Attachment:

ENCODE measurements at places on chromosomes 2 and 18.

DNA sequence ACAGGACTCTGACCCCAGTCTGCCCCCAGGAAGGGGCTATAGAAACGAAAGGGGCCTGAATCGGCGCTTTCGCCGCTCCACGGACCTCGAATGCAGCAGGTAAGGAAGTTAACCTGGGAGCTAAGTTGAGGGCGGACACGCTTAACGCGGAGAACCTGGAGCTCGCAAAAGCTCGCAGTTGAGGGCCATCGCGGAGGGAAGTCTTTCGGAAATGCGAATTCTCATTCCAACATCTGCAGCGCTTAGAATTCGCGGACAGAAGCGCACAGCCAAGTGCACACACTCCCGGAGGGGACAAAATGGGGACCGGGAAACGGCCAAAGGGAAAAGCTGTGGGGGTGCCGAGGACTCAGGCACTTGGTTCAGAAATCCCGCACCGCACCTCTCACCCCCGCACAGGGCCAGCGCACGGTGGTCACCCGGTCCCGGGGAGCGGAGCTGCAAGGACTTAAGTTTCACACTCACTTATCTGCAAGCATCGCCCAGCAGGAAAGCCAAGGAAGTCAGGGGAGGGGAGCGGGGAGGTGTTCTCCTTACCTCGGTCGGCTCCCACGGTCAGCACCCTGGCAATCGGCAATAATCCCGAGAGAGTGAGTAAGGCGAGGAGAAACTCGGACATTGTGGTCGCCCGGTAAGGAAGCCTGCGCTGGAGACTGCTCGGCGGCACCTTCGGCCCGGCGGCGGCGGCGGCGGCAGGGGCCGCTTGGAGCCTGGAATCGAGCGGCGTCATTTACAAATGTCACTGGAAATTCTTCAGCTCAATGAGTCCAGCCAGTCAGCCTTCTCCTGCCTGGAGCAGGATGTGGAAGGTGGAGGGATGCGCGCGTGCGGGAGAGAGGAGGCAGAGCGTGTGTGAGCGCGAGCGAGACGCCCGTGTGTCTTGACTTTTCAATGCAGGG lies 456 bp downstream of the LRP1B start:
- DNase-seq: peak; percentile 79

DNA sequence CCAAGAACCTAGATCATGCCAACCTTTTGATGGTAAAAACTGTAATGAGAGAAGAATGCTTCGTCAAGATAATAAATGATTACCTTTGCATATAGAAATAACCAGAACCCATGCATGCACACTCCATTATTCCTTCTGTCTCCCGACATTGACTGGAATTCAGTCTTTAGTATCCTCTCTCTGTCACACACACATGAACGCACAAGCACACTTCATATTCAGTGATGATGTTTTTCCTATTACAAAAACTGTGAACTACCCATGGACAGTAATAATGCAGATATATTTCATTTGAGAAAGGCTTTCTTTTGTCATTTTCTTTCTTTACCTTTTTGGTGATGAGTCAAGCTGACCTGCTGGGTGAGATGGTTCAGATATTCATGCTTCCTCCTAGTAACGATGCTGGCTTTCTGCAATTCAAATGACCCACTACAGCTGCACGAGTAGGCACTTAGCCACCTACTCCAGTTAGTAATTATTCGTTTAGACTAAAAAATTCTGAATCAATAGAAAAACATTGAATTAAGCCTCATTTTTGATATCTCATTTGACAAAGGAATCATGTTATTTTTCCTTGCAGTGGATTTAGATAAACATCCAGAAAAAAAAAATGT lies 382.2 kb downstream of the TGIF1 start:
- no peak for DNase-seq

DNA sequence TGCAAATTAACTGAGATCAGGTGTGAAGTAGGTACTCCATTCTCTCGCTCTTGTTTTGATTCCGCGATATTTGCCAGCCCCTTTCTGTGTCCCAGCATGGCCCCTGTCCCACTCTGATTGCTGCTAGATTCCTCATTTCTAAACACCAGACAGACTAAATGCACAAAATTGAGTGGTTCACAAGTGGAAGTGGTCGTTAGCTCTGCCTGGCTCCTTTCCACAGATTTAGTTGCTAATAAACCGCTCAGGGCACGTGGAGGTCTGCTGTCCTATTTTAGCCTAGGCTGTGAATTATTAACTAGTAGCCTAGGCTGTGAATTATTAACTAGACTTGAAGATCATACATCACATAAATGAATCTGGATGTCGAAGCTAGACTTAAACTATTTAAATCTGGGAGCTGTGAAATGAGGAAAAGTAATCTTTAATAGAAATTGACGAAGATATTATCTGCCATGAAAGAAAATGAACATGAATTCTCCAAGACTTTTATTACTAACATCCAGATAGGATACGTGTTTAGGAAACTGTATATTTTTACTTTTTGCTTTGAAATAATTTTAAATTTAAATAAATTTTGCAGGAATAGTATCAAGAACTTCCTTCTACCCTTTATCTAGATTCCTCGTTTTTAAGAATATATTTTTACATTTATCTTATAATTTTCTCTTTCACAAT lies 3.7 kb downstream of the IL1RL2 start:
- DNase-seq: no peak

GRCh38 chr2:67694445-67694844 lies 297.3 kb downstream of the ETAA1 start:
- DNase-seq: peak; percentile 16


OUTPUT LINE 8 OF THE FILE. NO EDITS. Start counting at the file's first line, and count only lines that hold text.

GRCh38 chr2:67694445-67694844 lies 297.3 kb downstream of the ETAA1 start: